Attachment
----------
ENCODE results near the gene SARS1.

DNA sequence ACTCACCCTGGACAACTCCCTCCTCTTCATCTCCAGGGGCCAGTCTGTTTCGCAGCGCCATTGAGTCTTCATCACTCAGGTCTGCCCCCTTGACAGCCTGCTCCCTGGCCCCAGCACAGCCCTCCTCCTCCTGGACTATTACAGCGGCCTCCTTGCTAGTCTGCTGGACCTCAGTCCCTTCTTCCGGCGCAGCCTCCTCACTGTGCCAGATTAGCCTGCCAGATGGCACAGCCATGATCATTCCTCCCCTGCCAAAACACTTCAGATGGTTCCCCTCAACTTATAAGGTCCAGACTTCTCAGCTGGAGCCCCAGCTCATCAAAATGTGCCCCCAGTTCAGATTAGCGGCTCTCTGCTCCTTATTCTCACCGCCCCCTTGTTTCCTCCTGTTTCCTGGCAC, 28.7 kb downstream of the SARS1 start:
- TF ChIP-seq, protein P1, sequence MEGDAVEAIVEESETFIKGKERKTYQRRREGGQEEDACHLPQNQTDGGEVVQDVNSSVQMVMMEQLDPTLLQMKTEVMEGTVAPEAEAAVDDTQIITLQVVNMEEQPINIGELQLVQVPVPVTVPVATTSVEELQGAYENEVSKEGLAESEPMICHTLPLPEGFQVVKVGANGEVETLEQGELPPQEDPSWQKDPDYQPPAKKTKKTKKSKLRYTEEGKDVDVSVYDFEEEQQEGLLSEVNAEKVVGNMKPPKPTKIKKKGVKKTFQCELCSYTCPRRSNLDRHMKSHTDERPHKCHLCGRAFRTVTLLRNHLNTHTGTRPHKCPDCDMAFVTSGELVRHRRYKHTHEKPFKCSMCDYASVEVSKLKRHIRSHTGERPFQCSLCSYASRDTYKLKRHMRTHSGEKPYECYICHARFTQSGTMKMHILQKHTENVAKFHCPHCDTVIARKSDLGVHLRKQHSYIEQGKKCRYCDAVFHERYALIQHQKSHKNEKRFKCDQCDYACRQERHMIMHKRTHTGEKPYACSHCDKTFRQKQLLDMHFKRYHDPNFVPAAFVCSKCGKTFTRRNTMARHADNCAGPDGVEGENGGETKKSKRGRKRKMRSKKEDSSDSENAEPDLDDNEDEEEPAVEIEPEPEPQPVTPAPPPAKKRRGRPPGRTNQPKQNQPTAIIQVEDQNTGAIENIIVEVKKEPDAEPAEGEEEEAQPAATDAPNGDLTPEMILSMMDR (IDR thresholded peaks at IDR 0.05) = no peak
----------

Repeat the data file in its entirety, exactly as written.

ENCODE results near the gene SARS1.

DNA sequence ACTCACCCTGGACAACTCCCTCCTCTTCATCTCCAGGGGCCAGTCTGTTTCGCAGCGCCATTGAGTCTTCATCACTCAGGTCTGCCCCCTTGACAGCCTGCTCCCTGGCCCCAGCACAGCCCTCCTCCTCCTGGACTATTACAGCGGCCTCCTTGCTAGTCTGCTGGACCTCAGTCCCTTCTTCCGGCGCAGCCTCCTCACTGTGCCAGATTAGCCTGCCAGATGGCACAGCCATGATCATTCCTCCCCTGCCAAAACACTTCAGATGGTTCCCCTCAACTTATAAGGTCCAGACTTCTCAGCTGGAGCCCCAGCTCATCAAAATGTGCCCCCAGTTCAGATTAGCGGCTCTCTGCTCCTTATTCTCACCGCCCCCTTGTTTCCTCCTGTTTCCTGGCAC, 28.7 kb downstream of the SARS1 start:
- TF ChIP-seq, protein P1, sequence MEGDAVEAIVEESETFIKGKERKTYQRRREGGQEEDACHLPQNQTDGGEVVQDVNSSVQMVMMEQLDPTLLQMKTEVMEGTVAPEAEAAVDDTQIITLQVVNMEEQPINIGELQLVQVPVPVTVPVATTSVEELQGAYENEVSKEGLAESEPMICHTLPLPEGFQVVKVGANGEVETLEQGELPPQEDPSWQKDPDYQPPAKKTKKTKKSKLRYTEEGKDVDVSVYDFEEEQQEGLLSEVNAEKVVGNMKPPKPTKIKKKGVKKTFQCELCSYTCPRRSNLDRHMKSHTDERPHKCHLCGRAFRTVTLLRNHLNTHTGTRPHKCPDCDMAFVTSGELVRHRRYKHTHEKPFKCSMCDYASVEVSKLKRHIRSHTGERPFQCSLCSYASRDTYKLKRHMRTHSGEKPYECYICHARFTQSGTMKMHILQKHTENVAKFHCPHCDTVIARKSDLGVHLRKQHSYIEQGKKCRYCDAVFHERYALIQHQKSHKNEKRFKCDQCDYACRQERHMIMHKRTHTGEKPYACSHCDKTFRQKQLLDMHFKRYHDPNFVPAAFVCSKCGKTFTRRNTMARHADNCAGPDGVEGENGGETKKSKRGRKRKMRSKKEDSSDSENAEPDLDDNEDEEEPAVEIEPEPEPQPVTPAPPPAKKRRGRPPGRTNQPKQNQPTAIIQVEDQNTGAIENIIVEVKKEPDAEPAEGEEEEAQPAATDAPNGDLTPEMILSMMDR (IDR thresholded peaks at IDR 0.05) = no peak